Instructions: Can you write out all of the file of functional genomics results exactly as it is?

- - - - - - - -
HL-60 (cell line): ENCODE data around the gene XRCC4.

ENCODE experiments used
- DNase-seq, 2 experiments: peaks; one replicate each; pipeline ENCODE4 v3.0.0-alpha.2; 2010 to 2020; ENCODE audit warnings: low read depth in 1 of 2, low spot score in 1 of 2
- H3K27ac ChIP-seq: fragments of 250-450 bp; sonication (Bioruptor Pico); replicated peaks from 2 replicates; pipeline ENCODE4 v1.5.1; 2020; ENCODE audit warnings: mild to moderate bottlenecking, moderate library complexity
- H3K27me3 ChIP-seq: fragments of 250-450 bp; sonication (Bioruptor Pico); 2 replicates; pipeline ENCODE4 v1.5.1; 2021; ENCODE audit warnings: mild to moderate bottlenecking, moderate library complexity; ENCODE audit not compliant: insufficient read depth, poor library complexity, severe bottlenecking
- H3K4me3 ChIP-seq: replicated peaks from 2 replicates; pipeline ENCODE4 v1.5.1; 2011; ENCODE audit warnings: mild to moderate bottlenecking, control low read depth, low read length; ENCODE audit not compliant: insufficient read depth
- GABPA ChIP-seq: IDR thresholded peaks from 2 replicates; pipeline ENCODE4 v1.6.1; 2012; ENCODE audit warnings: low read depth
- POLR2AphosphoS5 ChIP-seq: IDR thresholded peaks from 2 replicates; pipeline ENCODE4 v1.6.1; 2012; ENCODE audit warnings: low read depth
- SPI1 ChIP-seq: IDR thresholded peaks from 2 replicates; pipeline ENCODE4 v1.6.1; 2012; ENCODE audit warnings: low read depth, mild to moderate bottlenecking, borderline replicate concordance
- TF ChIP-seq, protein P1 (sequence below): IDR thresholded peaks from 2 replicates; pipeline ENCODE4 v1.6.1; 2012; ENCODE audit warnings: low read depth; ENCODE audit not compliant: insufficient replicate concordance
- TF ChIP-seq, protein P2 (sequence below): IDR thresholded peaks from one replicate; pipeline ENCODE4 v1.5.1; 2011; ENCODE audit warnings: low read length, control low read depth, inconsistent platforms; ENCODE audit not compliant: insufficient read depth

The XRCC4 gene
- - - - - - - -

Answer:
HL-60 (cell line): ENCODE data around the gene XRCC4.

ENCODE experiments used
- DNase-seq, 2 experiments: peaks; one replicate each; pipeline ENCODE4 v3.0.0-alpha.2; 2010 to 2020; ENCODE audit warnings: low read depth in 1 of 2, low spot score in 1 of 2
- H3K27ac ChIP-seq: fragments of 250-450 bp; sonication (Bioruptor Pico); replicated peaks from 2 replicates; pipeline ENCODE4 v1.5.1; 2020; ENCODE audit warnings: mild to moderate bottlenecking, moderate library complexity
- H3K27me3 ChIP-seq: fragments of 250-450 bp; sonication (Bioruptor Pico); 2 replicates; pipeline ENCODE4 v1.5.1; 2021; ENCODE audit warnings: mild to moderate bottlenecking, moderate library complexity; ENCODE audit not compliant: insufficient read depth, poor library complexity, severe bottlenecking
- H3K4me3 ChIP-seq: replicated peaks from 2 replicates; pipeline ENCODE4 v1.5.1; 2011; ENCODE audit warnings: mild to moderate bottlenecking, control low read depth, low read length; ENCODE audit not compliant: insufficient read depth
- GABPA ChIP-seq: IDR thresholded peaks from 2 replicates; pipeline ENCODE4 v1.6.1; 2012; ENCODE audit warnings: low read depth
- POLR2AphosphoS5 ChIP-seq: IDR thresholded peaks from 2 replicates; pipeline ENCODE4 v1.6.1; 2012; ENCODE audit warnings: low read depth
- SPI1 ChIP-seq: IDR thresholded peaks from 2 replicates; pipeline ENCODE4 v1.6.1; 2012; ENCODE audit warnings: low read depth, mild to moderate bottlenecking, borderline replicate concordance
- TF ChIP-seq, protein P1 (sequence below): IDR thresholded peaks from 2 replicates; pipeline ENCODE4 v1.6.1; 2012; ENCODE audit warnings: low read depth; ENCODE audit not compliant: insufficient replicate concordance
- TF ChIP-seq, protein P2 (sequence below): IDR thresholded peaks from one replicate; pipeline ENCODE4 v1.5.1; 2011; ENCODE audit warnings: low read length, control low read depth, inconsistent platforms; ENCODE audit not compliant: insufficient read depth

The XRCC4 gene